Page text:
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It took 20 years to create — a helium microscope that can provide highly detailed pictures of delicate materials without destroying them.


A brief background

The scanning helium microscope (SHeM) was the brainchild of University of Newcastle Professor Paul Dastoor, who worked with his team and with researchers from the University of Cambridge (UK).

According to the University of Newcastle, from start to finish, the microscope took two decades to come to fruition.


The problem with existing microscopes

The historical problem with trying to study many organic, electronic, and other delicate materials at a molecular level using a traditional electron microscope was that the samples being studied would be destroyed — literally fried or boiled due to the electric charge accompanying the light needed to produce an image.

Until now…


The helium microscope breakthrough

Since helium is chemically, electrically, and magnetically inert, it doesn’t react with or damage the sample. As for how it produces images…

Professor Dastoor has explained multiple times that the inspiration for the helium microscope came from the classic design of the pinhole camera.

The microscope runs the helium gas through an aperture into a vacuum, aligning the atoms into a focused, single beam that maps a pixel, and then another pixel, and another.

In the end, a complete, highly-detailed image is produced without causing any damage to the sample.

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Aside from the sample preservation, Dastoor’s team discovered another major benefit to the helium microscope: It detects chemical fingerprints, meaning it can be used to distinguish different materials and substances.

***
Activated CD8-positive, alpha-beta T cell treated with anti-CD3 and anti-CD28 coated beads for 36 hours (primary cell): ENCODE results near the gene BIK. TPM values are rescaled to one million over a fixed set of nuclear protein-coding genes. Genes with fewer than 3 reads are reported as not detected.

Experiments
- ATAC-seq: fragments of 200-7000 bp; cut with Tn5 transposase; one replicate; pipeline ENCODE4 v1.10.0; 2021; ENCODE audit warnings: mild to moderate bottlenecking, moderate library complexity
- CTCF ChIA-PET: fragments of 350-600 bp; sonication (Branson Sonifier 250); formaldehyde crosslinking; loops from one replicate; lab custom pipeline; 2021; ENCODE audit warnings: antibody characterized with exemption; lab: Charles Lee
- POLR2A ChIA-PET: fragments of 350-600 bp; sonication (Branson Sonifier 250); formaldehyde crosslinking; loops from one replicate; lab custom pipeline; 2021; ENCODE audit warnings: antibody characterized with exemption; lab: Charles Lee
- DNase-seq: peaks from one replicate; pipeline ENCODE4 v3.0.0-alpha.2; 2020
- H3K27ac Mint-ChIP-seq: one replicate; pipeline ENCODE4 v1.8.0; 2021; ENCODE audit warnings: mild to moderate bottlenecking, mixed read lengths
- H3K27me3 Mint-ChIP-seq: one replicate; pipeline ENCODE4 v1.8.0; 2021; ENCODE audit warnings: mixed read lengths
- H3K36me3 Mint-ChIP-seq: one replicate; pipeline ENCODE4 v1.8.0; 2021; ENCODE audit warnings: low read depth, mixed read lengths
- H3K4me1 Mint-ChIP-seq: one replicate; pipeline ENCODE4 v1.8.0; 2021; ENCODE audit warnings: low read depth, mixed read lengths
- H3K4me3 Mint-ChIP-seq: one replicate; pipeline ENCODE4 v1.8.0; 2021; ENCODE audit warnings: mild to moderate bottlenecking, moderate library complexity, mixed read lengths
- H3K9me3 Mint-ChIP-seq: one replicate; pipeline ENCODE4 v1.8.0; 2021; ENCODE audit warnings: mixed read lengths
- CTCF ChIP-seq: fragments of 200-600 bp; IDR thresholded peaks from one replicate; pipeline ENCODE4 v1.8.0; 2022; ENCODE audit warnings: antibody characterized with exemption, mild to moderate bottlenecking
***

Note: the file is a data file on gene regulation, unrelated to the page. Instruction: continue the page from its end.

What does the helium microscope mean for science?

First and foremost, samples can now be preserved and studied repeatedly without harm. Biological structures can now be imaged in detail in their naked state. Technologies like solar cells can be studied for degradation and electronic circuits can be studied while they’re actually on and running — something never before possible because of the electric charges of prior microscopes.

Chemical fingerprinting is also now a possibility across all spectrums, including the study of explosives, which can be examined without the risk of setting off the device or material.


What’s next?

Currently, the helium microscope is a large prototype. So, Professor Dastoor and his team are working on a smaller version that can be used in labs across the world.

Check out this short interview in which Professor Dastoor himself explains the helium microscope and its benefits:


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Sources: University of Newcastle, Nature, The Conversation